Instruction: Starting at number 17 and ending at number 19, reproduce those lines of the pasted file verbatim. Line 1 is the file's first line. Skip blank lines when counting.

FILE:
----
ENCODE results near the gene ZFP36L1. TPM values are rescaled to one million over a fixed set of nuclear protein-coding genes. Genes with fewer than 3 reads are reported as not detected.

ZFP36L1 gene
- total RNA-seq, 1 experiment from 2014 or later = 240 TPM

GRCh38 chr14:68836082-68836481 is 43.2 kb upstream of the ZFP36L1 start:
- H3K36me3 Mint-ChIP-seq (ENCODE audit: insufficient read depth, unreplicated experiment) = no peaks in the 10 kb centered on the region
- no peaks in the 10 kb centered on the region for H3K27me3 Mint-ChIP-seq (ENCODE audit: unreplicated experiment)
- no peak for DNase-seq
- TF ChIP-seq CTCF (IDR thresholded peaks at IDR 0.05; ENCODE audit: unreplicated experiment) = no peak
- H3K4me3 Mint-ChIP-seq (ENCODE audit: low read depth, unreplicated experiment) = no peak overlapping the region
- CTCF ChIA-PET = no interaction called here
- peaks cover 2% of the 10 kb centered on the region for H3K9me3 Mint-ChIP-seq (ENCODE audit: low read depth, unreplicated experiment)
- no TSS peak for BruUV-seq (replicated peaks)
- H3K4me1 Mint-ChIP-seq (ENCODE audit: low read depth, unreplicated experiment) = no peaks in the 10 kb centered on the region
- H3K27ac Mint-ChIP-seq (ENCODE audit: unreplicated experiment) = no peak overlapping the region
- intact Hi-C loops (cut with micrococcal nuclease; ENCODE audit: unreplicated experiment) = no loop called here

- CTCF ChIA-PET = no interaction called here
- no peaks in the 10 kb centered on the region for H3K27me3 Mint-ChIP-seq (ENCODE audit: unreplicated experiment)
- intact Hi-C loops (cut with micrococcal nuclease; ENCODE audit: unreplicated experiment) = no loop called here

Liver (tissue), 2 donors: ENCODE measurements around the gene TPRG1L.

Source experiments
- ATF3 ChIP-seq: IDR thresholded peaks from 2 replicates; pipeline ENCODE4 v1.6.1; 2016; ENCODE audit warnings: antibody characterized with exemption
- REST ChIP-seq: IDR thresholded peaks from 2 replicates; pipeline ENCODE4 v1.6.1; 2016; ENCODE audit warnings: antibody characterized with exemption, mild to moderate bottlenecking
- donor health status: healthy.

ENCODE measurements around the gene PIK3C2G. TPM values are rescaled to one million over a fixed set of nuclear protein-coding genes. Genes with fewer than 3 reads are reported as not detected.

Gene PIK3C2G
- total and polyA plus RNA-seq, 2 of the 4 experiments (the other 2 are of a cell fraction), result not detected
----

- no peaks in the 10 kb centered on the region for H3K27me3 Mint-ChIP-seq (ENCODE audit: unreplicated experiment)
- intact Hi-C loops (cut with micrococcal nuclease; ENCODE audit: unreplicated experiment) = no loop called here

Liver (tissue), 2 donors: ENCODE measurements around the gene TPRG1L.